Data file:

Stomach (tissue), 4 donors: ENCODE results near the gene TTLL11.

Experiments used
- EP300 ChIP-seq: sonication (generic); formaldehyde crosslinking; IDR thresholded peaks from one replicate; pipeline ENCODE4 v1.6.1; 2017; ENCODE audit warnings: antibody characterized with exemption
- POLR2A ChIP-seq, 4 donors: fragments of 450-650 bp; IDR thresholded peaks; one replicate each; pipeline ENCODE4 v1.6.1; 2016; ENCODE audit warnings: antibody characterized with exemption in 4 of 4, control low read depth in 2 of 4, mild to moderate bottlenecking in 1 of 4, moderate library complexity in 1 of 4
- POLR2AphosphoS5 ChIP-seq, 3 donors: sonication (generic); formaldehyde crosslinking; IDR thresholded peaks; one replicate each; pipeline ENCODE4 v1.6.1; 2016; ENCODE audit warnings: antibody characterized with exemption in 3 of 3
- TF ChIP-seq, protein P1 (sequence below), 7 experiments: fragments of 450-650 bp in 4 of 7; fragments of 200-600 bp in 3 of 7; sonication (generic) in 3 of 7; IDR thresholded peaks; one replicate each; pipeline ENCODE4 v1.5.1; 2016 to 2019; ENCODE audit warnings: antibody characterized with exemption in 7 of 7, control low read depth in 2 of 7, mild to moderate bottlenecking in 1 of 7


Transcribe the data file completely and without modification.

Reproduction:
Stomach (tissue), 4 donors: ENCODE results near the gene TTLL11.

Experiments used
- EP300 ChIP-seq: sonication (generic); formaldehyde crosslinking; IDR thresholded peaks from one replicate; pipeline ENCODE4 v1.6.1; 2017; ENCODE audit warnings: antibody characterized with exemption
- POLR2A ChIP-seq, 4 donors: fragments of 450-650 bp; IDR thresholded peaks; one replicate each; pipeline ENCODE4 v1.6.1; 2016; ENCODE audit warnings: antibody characterized with exemption in 4 of 4, control low read depth in 2 of 4, mild to moderate bottlenecking in 1 of 4, moderate library complexity in 1 of 4
- POLR2AphosphoS5 ChIP-seq, 3 donors: sonication (generic); formaldehyde crosslinking; IDR thresholded peaks; one replicate each; pipeline ENCODE4 v1.6.1; 2016; ENCODE audit warnings: antibody characterized with exemption in 3 of 3
- TF ChIP-seq, protein P1 (sequence below), 7 experiments: fragments of 450-650 bp in 4 of 7; fragments of 200-600 bp in 3 of 7; sonication (generic) in 3 of 7; IDR thresholded peaks; one replicate each; pipeline ENCODE4 v1.5.1; 2016 to 2019; ENCODE audit warnings: antibody characterized with exemption in 7 of 7, control low read depth in 2 of 7, mild to moderate bottlenecking in 1 of 7